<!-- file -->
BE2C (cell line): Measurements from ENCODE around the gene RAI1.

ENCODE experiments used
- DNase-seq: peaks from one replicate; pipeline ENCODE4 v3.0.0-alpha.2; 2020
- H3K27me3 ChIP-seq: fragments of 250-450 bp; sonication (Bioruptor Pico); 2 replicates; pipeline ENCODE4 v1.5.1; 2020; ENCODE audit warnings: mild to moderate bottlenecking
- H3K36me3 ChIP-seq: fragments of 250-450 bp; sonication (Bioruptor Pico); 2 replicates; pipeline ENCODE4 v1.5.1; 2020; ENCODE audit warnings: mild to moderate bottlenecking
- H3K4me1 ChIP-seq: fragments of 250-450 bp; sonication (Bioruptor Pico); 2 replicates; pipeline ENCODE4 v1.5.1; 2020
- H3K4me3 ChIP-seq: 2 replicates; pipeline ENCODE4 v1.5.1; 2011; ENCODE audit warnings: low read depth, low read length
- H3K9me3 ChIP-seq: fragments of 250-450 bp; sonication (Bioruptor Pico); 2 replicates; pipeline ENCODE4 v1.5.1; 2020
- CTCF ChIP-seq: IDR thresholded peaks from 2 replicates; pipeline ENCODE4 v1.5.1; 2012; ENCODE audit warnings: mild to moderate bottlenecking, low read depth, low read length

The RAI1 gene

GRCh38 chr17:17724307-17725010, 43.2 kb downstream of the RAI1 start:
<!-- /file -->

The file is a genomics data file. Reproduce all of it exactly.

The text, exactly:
BE2C (cell line): Measurements from ENCODE around the gene RAI1.

ENCODE experiments used
- DNase-seq: peaks from one replicate; pipeline ENCODE4 v3.0.0-alpha.2; 2020
- H3K27me3 ChIP-seq: fragments of 250-450 bp; sonication (Bioruptor Pico); 2 replicates; pipeline ENCODE4 v1.5.1; 2020; ENCODE audit warnings: mild to moderate bottlenecking
- H3K36me3 ChIP-seq: fragments of 250-450 bp; sonication (Bioruptor Pico); 2 replicates; pipeline ENCODE4 v1.5.1; 2020; ENCODE audit warnings: mild to moderate bottlenecking
- H3K4me1 ChIP-seq: fragments of 250-450 bp; sonication (Bioruptor Pico); 2 replicates; pipeline ENCODE4 v1.5.1; 2020
- H3K4me3 ChIP-seq: 2 replicates; pipeline ENCODE4 v1.5.1; 2011; ENCODE audit warnings: low read depth, low read length
- H3K9me3 ChIP-seq: fragments of 250-450 bp; sonication (Bioruptor Pico); 2 replicates; pipeline ENCODE4 v1.5.1; 2020
- CTCF ChIP-seq: IDR thresholded peaks from 2 replicates; pipeline ENCODE4 v1.5.1; 2012; ENCODE audit warnings: mild to moderate bottlenecking, low read depth, low read length

The RAI1 gene

GRCh38 chr17:17724307-17725010, 43.2 kb downstream of the RAI1 start: